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Keeping you informed about the TecEco Cement and Tec-Kiln projects. Issue 40, 24th October 2004
Friends of TecEco in the UK interested in the practical application of tec and Eco-Cements should try and get down to to visit Earthship Brighton which incorporates TecEco technology.
There is an open day on the 29th October 2004, otherwise contact:
By Taus Larsen, (Architect, Low Carbon Network Ltd.)
The Low Carbon Network (www.lowcarbon.co.uk) was established to raise awareness of the links between buildings, the working and living patterns they create, and global warming and aims to initiate change through the application of innovative ideas and approaches to construction. Englands first Earthship is currently under construction in southern England outside Brighton at Stanmer Park.
Earthships are exemplars of low-carbon design, construction and living and were invented and developed in the USA by Mike Reynolds (http://www.lowcarbon.co.uk/earthships.html ) over 20 years of practical building exploration.
Earthship are autonomous earth-sheltered buildings independent from mains electricity, water and waste systems Earthships homes or offices are off-the-grid with little or no utility costs.
We contacted John Harrison from TecEco Pty. Ltd. over a year and a half ago via email, and he explained the basic concept of magnesium oxide Eco-Cements and we became keen to investigate and utilise some of his mixes in order to reduce our dependence on OPC.
First we had to source some reactive magnesium oxide. Several local companies selling reactive magnesia were contacted in our quest to find a source that matched the chemical properties of the material used by John.
We eventually tested 2 grades, both from CJC Chemicals at Hartpool in the North of England. (http://www.cjcchemicals.co.uk ) and selected Grade: 93/12F.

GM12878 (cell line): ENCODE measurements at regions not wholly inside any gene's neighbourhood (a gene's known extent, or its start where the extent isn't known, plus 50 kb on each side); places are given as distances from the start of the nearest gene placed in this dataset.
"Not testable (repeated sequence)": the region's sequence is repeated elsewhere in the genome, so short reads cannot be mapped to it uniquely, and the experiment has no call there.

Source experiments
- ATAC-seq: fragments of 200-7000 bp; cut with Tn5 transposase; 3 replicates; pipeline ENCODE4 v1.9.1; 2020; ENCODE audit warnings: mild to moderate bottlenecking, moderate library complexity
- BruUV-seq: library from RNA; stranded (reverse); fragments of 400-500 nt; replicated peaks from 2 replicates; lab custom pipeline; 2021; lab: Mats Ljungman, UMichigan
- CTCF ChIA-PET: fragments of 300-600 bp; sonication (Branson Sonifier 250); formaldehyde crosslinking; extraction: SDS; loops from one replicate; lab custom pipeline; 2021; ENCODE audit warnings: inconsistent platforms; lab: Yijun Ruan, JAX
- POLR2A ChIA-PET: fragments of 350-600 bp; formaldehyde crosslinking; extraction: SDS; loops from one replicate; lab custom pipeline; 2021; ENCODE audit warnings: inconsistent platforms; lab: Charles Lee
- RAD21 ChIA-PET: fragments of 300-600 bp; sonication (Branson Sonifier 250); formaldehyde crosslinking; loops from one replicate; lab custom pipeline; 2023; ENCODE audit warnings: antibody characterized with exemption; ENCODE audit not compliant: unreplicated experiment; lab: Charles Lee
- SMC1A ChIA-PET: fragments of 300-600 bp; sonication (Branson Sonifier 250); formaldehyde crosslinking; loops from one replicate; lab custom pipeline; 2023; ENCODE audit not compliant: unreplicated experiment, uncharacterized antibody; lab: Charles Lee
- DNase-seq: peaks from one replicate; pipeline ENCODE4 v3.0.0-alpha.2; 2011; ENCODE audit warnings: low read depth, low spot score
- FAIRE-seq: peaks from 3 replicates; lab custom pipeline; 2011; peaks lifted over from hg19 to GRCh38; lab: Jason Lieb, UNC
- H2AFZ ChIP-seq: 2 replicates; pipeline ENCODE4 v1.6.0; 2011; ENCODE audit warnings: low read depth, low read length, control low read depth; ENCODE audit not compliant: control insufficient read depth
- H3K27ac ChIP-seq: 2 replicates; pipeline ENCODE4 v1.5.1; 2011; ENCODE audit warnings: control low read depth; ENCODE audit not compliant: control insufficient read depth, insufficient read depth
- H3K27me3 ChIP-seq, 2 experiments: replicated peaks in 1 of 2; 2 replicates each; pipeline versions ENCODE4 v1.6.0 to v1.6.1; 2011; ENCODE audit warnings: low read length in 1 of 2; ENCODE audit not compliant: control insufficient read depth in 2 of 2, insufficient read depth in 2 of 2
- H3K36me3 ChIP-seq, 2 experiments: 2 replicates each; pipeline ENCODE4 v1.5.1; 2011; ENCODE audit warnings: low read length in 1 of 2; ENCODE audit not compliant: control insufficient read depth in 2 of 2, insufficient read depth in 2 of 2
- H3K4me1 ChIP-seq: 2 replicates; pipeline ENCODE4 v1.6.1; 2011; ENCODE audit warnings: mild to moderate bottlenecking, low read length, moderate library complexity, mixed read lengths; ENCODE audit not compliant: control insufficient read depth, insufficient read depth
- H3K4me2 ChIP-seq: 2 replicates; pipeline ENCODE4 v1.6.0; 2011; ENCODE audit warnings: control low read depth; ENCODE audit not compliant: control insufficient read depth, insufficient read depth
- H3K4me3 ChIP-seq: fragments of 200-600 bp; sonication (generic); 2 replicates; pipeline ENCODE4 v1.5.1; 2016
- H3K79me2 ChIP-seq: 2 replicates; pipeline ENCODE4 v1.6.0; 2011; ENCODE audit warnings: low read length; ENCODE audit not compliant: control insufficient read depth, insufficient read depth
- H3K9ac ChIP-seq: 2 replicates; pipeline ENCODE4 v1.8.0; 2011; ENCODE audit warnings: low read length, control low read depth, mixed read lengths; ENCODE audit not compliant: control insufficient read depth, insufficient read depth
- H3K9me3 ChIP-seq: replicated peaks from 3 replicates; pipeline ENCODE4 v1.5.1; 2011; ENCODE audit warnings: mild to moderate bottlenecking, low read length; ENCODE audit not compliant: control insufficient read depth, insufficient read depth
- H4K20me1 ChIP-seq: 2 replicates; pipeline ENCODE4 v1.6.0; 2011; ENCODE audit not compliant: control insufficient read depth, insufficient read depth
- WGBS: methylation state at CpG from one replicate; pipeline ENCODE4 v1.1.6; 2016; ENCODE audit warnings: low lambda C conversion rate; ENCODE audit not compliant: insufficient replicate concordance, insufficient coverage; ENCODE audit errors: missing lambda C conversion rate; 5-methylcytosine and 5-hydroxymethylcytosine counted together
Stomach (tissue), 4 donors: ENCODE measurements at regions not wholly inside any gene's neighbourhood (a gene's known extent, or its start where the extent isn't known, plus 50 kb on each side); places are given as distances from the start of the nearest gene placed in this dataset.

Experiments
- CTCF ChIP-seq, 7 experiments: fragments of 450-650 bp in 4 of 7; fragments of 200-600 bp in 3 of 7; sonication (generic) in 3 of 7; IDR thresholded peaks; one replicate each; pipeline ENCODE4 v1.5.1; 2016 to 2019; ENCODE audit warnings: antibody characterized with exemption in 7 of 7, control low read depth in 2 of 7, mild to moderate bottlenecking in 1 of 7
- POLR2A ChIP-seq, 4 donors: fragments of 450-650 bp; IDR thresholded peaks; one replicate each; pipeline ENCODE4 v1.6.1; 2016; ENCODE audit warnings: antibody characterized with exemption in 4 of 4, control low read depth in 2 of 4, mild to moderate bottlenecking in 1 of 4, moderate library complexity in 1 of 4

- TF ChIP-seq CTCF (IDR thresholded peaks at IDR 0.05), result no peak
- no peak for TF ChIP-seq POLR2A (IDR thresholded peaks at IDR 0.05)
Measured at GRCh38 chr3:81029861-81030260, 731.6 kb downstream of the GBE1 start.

Test blocks (150mm x 150mm) were made using 1 OPC, 2 MgO, 9 Ballast.
The test blocks were cured on site, out of the direct sunlight or rainfall and undercover for 7 and 28 days. The results were very encouraging, giving us a 7 day compressive strength of 12.1 N/mm2 ( = Mpa).
Many thanks to the University of Brighton (David Harris, David Pope & Ray ) for assisting the testing process. Althought the test equipment was not NAMAS accredited and had not been recently calibrated, it was considered reasonably accurate and sufficient for our purposes.
We had mainly been using the 1 OPC, 2 MgO, 9 Ballast mix as a mortar for bottle walls and other minor works. It was a pleasing mix to work with, stiff yet pliable and workable.
As the Eco-Cement 28 day test gave a compressive strength of 19.6 N/mm2 for 1 OPC, 2 MgO, 9 Ballast, compared with a PC concrete test block (1-OPC: 3-Ballast) of 36.2 N/mm2 and was sufficient for structural works, we decided to use Eco-Cement formulations for our floor slabs from then on. This may have been a risk, but at least a calculated one.
It is important to note that this was in the absence of a pozzolan, and somewhat against the advice of John who had visited shortly before hand. He had recommended we find a suitable pozzolan, preferably class F fly ash, before pouring any structural works and that we use a different mix . The use of fly ash was however considered unsuitable for open mixing by our build crew, as it contained a high level of heavy metals and arguably carcinogenic toxins. Other pozzolans such as brick dust and rice husk were difficult to obtain, expensive and potentially unreliable.